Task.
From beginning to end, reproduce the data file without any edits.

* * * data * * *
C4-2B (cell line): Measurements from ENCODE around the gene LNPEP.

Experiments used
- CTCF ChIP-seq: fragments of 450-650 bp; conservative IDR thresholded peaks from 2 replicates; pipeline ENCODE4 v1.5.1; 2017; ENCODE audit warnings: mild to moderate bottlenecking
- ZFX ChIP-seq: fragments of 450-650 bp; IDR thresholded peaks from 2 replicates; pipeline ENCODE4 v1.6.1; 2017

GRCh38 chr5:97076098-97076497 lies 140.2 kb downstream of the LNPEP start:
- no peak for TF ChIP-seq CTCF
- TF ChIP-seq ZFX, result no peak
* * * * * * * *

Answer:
C4-2B (cell line): Measurements from ENCODE around the gene LNPEP.

Experiments used
- CTCF ChIP-seq: fragments of 450-650 bp; conservative IDR thresholded peaks from 2 replicates; pipeline ENCODE4 v1.5.1; 2017; ENCODE audit warnings: mild to moderate bottlenecking
- ZFX ChIP-seq: fragments of 450-650 bp; IDR thresholded peaks from 2 replicates; pipeline ENCODE4 v1.6.1; 2017

GRCh38 chr5:97076098-97076497 lies 140.2 kb downstream of the LNPEP start:
- no peak for TF ChIP-seq CTCF
- TF ChIP-seq ZFX, result no peak